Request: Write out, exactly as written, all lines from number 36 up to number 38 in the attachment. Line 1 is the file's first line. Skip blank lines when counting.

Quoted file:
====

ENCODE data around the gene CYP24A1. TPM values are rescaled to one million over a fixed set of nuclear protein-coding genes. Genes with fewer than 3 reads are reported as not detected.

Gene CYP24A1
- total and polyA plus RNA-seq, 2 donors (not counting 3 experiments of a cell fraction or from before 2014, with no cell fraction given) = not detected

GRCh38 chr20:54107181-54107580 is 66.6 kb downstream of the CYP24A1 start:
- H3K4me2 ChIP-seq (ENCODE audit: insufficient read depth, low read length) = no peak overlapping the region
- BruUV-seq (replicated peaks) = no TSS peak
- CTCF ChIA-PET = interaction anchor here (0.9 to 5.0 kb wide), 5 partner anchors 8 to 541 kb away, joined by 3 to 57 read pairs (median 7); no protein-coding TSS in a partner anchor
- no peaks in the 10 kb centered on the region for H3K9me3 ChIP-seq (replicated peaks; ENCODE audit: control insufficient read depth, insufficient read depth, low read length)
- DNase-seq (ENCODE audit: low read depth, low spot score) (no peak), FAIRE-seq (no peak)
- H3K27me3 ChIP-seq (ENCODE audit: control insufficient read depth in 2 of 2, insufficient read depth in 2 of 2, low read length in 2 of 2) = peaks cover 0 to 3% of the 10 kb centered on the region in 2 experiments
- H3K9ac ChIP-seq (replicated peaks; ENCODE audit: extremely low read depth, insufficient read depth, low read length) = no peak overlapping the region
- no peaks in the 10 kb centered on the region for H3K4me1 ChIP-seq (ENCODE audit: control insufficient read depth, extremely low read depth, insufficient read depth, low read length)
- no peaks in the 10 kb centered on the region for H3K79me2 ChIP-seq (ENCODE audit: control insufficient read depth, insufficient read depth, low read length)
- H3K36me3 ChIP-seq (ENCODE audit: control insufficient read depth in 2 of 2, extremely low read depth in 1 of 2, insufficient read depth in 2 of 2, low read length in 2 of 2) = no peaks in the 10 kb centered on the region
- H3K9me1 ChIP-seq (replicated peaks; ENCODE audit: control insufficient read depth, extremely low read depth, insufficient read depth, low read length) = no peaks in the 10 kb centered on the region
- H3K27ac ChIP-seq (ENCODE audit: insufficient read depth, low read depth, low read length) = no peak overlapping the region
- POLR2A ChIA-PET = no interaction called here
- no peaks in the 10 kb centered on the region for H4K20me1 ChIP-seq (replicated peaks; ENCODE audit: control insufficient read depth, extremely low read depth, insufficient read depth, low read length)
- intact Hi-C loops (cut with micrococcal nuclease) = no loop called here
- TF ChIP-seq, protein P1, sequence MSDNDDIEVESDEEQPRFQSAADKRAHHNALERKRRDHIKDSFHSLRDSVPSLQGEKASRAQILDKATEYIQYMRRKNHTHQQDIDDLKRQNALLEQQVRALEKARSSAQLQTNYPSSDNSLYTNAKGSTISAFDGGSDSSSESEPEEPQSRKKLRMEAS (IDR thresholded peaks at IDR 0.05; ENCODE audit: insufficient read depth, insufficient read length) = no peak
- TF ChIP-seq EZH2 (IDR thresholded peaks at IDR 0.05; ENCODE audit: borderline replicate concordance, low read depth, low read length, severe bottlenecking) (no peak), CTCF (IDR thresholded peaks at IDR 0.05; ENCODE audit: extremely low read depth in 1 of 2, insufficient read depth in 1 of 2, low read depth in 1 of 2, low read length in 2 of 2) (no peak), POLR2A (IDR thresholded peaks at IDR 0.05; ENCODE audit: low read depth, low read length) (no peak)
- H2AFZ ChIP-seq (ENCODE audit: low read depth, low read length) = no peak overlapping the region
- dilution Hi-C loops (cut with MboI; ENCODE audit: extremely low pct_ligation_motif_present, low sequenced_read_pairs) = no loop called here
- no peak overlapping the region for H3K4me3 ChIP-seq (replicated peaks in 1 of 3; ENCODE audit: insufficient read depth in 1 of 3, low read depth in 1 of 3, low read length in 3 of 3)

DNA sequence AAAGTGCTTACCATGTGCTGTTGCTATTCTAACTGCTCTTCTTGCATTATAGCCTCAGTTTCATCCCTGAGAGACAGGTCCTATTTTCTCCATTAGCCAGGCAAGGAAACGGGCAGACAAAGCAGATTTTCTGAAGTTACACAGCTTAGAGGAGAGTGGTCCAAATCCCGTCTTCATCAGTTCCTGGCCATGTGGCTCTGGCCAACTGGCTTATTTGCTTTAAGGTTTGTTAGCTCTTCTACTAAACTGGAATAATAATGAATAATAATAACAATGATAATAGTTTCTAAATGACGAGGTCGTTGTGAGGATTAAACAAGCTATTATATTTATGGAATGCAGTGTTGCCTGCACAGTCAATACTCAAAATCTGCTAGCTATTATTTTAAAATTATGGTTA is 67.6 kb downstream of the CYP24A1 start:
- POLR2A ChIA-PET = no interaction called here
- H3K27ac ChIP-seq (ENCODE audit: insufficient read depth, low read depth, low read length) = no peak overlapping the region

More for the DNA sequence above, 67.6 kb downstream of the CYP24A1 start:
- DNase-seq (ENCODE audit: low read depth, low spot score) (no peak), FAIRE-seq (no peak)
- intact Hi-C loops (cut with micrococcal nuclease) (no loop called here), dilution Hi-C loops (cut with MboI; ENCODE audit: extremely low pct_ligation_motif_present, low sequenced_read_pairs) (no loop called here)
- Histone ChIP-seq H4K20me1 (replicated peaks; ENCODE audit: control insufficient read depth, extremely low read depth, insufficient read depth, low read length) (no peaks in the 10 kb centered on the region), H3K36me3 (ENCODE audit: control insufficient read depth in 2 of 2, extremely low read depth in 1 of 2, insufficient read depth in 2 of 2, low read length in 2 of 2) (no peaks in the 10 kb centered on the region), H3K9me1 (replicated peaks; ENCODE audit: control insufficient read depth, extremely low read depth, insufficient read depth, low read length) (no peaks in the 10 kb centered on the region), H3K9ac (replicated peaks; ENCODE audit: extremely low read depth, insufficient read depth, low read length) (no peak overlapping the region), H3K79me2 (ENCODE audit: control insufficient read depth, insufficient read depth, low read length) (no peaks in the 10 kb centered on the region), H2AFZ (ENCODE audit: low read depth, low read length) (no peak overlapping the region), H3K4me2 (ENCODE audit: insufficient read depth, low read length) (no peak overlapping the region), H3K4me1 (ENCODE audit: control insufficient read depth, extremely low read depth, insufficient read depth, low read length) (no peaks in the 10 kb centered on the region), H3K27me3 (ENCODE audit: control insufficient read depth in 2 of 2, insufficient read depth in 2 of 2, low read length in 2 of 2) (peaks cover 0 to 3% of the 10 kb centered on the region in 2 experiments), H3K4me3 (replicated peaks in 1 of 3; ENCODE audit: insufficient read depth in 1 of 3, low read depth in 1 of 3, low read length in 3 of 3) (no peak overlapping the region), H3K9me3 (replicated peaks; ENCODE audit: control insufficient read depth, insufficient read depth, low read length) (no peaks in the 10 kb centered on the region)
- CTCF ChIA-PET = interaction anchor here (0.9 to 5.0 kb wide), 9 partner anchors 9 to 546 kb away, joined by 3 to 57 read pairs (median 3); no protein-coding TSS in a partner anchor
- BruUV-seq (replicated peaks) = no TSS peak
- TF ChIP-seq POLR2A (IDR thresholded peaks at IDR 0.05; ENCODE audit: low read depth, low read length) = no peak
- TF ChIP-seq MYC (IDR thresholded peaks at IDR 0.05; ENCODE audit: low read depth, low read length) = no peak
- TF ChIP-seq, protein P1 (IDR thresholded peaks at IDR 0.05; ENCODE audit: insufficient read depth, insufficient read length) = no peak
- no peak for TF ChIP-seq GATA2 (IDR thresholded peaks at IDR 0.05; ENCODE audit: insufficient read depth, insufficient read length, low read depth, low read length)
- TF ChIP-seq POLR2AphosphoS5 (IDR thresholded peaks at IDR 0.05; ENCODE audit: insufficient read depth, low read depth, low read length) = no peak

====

- TF ChIP-seq, protein P1 (IDR thresholded peaks at IDR 0.05; ENCODE audit: insufficient read depth, insufficient read length) = no peak
- no peak for TF ChIP-seq GATA2 (IDR thresholded peaks at IDR 0.05; ENCODE audit: insufficient read depth, insufficient read length, low read depth, low read length)
- TF ChIP-seq POLR2AphosphoS5 (IDR thresholded peaks at IDR 0.05; ENCODE audit: insufficient read depth, low read depth, low read length) = no peak